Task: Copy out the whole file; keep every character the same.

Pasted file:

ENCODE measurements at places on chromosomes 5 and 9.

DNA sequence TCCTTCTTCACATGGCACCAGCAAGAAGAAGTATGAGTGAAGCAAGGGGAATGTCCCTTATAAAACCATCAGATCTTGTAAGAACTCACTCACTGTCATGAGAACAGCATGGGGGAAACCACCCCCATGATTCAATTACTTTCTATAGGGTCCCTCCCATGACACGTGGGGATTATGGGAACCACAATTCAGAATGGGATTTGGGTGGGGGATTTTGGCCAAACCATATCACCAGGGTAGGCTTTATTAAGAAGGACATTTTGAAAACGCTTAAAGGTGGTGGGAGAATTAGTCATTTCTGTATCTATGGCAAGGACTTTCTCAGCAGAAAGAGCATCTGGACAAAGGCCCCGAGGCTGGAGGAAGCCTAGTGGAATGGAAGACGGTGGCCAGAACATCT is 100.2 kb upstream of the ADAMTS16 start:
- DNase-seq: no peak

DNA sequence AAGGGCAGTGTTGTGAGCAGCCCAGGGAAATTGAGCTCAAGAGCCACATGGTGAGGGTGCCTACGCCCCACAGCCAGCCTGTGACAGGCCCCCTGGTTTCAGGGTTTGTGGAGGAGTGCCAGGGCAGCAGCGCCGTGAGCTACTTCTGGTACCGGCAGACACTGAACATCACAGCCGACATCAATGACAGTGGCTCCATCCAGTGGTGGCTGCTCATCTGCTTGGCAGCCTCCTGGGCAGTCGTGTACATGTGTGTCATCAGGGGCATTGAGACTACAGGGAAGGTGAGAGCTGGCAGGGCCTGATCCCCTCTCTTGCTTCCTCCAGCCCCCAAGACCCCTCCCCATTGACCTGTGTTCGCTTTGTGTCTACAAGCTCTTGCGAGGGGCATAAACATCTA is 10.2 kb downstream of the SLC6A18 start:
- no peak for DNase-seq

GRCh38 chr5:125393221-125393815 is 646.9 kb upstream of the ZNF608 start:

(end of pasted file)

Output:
ENCODE measurements at places on chromosomes 5 and 9.

DNA sequence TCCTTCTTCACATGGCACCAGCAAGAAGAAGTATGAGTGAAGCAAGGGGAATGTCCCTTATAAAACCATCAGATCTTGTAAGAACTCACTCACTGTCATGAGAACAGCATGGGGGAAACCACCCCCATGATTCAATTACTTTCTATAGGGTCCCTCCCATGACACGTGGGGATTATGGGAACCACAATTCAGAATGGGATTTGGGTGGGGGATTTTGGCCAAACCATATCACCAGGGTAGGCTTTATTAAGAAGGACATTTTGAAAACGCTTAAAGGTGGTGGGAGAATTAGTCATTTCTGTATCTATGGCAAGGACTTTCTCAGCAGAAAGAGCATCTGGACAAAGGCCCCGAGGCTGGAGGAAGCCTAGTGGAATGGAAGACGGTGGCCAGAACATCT is 100.2 kb upstream of the ADAMTS16 start:
- DNase-seq: no peak

DNA sequence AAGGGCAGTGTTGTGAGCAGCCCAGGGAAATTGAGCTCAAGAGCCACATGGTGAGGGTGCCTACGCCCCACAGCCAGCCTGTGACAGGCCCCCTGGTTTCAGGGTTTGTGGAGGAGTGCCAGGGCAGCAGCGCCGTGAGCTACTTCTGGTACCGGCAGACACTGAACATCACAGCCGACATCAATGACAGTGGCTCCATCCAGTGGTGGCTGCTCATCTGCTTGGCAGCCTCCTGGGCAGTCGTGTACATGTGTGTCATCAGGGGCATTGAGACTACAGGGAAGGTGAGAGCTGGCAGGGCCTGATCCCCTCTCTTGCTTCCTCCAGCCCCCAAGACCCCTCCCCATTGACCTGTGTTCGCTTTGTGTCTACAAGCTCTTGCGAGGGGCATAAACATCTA is 10.2 kb downstream of the SLC6A18 start:
- no peak for DNase-seq

GRCh38 chr5:125393221-125393815 is 646.9 kb upstream of the ZNF608 start: